A High Court judge has clarified what documents related to U2 bass player Adam Clayton's expenses must be disclosed for the musician's action against a bank and firm of accountants over what he claims was a failure to detect that €4.8m was allegedly misappropriated from his bank accounts.
The guitarist is suing Bank of Ireland Private Banking Ltd and Gaby Smyth & Co, chartered accountants, Merrion Road, Ballsbridge, Dublin 4, arising from claims his former personal assistant, Carol Hawkins, misappropriated sums from his bank accounts over a period of five years to November 2009.
Mr Clayton, Danesmoate Demesne, Kellystown Road, Rathfarnham, Dublin claims neither the bank nor accountants to detect the extent of the alleged fraud.
He is seeking €4.38m damages and €4.8m damages respectively against the defendants for alleged negligence and breach of contract arising from the alleged misappropriation by Ms Hawkins of more than €4.8m. The claims are denied.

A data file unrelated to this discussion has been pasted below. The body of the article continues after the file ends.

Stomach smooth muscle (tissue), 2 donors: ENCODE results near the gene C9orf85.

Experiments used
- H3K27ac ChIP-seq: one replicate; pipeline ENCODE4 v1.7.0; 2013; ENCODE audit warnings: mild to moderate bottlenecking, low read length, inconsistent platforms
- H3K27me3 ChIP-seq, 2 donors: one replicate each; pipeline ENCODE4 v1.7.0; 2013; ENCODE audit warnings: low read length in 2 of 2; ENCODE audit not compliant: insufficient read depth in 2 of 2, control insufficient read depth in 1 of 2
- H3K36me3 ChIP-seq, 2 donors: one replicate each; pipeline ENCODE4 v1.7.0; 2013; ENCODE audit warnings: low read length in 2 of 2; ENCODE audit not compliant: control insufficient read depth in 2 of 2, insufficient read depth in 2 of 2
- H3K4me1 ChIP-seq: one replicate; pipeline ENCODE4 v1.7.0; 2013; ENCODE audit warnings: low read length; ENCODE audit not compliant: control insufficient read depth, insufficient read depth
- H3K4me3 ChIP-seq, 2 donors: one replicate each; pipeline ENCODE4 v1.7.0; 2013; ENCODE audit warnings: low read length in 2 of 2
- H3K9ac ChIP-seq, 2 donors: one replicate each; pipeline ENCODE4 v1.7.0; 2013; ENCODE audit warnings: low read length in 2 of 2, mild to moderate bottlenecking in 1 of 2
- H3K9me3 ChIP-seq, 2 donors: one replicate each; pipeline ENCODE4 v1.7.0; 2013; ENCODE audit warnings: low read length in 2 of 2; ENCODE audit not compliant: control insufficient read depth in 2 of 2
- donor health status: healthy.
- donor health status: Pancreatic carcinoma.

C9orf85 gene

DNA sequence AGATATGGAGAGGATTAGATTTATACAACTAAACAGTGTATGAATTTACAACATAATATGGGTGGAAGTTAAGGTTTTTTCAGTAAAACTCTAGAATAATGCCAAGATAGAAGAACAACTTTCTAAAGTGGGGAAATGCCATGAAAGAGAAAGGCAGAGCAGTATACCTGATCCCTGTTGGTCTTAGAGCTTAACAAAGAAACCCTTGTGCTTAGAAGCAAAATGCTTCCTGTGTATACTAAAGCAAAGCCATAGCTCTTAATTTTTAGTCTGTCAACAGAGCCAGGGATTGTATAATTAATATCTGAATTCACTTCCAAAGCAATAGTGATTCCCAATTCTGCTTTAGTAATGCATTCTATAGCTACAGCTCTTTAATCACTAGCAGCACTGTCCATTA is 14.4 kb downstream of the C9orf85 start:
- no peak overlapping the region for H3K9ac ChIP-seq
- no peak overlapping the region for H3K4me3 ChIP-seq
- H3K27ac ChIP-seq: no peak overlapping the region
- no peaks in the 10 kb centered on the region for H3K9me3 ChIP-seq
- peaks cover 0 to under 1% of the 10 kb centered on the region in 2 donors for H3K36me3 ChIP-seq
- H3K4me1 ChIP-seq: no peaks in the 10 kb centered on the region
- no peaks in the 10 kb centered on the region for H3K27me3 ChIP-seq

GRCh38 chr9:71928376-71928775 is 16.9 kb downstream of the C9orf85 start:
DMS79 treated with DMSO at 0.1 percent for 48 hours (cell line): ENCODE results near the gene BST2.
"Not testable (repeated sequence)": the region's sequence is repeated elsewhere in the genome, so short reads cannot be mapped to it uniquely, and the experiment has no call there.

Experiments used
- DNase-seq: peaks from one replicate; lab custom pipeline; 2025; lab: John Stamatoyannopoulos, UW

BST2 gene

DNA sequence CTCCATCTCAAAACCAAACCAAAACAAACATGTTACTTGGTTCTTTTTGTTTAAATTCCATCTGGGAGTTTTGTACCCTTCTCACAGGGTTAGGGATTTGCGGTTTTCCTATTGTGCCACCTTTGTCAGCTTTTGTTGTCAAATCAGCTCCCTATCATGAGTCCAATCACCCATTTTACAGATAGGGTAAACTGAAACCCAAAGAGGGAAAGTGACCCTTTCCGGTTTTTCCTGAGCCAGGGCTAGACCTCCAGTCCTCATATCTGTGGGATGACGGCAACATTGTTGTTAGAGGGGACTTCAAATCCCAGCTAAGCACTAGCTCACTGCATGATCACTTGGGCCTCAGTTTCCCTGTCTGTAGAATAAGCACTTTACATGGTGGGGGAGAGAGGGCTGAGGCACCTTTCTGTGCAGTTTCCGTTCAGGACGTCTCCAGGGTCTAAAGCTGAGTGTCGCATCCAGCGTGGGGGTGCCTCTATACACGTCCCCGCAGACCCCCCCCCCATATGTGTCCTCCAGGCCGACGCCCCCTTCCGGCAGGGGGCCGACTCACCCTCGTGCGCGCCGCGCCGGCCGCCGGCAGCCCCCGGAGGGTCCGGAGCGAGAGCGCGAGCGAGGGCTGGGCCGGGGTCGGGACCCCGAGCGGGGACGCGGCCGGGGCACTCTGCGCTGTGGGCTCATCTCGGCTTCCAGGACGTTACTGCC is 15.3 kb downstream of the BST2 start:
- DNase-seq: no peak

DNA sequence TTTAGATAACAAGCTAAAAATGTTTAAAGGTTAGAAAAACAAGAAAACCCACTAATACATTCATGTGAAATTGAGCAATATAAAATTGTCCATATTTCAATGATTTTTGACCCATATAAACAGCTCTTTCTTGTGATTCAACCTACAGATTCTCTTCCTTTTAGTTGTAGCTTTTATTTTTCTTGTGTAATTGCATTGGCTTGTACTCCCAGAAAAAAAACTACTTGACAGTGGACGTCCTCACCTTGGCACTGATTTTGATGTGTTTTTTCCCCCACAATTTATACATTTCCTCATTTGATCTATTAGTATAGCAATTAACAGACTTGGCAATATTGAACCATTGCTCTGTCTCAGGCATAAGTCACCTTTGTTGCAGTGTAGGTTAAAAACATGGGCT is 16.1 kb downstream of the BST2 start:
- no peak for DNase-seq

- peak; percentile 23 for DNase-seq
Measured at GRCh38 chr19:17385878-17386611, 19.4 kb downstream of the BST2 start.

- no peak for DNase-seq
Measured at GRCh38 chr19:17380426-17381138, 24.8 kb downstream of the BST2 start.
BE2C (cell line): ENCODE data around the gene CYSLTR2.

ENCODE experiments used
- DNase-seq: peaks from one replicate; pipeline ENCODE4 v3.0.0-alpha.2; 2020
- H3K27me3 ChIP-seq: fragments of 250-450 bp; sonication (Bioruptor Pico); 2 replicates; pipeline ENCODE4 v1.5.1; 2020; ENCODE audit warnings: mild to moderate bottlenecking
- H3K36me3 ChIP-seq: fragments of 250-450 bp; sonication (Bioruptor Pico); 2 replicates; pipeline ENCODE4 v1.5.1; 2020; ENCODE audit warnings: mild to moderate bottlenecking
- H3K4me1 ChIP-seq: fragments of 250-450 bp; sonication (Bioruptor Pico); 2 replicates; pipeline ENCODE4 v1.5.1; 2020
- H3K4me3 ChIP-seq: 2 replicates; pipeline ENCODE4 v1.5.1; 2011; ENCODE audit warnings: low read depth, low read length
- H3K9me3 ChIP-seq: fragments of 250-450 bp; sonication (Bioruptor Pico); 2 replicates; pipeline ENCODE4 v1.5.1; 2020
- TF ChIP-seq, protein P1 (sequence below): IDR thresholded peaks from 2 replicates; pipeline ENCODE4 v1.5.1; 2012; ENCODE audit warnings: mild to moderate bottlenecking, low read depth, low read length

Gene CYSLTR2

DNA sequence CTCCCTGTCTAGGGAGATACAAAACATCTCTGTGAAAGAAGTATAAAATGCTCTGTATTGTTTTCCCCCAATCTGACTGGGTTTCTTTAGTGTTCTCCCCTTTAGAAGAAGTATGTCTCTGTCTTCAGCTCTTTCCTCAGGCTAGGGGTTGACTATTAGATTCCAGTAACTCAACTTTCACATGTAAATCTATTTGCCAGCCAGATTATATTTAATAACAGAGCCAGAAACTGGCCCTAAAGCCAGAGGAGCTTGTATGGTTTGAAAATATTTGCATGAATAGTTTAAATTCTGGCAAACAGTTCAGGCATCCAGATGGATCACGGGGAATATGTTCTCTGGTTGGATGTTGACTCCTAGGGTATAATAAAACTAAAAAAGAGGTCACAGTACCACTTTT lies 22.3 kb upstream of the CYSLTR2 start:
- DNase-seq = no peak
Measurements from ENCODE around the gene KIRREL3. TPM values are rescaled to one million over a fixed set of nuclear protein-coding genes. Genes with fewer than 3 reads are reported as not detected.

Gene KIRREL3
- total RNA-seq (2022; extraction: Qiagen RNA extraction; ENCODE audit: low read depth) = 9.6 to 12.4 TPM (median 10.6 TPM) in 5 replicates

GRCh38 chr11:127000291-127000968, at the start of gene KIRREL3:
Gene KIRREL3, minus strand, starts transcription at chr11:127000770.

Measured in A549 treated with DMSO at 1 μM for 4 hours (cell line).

He claims his accountants had assured him in September 2008 the sum allegedly misappropriated was about €13,585 when, at that stage, it was more than €4m.
Mr Clayton has brought separate proceedings against Ms Hawkins, Crannagh Road, Dublin 14, over the alleged misappropriation.
Last November, following submissions from the sides, Mr Justice Paul Gilligan made a series of orders and directions in relation to discovery and exchange of material and documents between the parties in advance of the full hearing of Mr Clayton's case.
A draft order was drawn up but a dispute over the contents of that draft order, relating to material concerning Mr Clayton's expenses over the period between June 2004 and November 2009, arose between the parties.
Today at the High Court Mr Justice Gilligan confirmed that Mr Clayton must provide the defendants will all documents including bank statements, credit card statements, receipts, credit card receipts, payroll records, records of other disbursements, cheques and cheque stubs underlying bills invoices and receipts in relation to the U2 members financial affairs between June 2004 and November 2009.
The Judge said he was satisfied after reading the transcripts of last November proceedings that this was the order the court made when the discovery motion was before him.
If any side was unhappy with the terms of that order they could appeal his ruling to the Supreme Court, he added.
However the Judge said if any further difficulties concerning the discovery of documents in the case arose, then the parties should return before him.